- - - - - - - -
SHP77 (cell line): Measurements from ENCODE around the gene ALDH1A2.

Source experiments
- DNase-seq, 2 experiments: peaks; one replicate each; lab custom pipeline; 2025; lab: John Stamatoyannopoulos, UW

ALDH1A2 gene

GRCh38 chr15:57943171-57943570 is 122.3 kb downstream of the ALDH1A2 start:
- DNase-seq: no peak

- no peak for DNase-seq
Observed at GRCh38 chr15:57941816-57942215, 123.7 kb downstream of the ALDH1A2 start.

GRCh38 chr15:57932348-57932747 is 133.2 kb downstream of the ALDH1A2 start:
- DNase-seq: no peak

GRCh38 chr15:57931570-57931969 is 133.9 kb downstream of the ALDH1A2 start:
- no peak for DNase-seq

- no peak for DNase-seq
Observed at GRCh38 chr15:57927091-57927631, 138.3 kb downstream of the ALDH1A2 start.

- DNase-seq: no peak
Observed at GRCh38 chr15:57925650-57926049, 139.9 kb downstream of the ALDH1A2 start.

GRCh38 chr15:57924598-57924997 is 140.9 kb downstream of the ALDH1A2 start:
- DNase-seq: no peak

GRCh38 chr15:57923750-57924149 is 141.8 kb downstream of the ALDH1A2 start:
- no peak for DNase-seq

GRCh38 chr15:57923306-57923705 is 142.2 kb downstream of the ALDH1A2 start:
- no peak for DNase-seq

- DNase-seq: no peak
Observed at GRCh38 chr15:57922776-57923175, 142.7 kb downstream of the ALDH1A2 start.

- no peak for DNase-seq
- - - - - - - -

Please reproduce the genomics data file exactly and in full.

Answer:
SHP77 (cell line): Measurements from ENCODE around the gene ALDH1A2.

Source experiments
- DNase-seq, 2 experiments: peaks; one replicate each; lab custom pipeline; 2025; lab: John Stamatoyannopoulos, UW

ALDH1A2 gene

GRCh38 chr15:57943171-57943570 is 122.3 kb downstream of the ALDH1A2 start:
- DNase-seq: no peak

- no peak for DNase-seq
Observed at GRCh38 chr15:57941816-57942215, 123.7 kb downstream of the ALDH1A2 start.

GRCh38 chr15:57932348-57932747 is 133.2 kb downstream of the ALDH1A2 start:
- DNase-seq: no peak

GRCh38 chr15:57931570-57931969 is 133.9 kb downstream of the ALDH1A2 start:
- no peak for DNase-seq

- no peak for DNase-seq
Observed at GRCh38 chr15:57927091-57927631, 138.3 kb downstream of the ALDH1A2 start.

- DNase-seq: no peak
Observed at GRCh38 chr15:57925650-57926049, 139.9 kb downstream of the ALDH1A2 start.

GRCh38 chr15:57924598-57924997 is 140.9 kb downstream of the ALDH1A2 start:
- DNase-seq: no peak

GRCh38 chr15:57923750-57924149 is 141.8 kb downstream of the ALDH1A2 start:
- no peak for DNase-seq

GRCh38 chr15:57923306-57923705 is 142.2 kb downstream of the ALDH1A2 start:
- no peak for DNase-seq

- DNase-seq: no peak
Observed at GRCh38 chr15:57922776-57923175, 142.7 kb downstream of the ALDH1A2 start.

- no peak for DNase-seq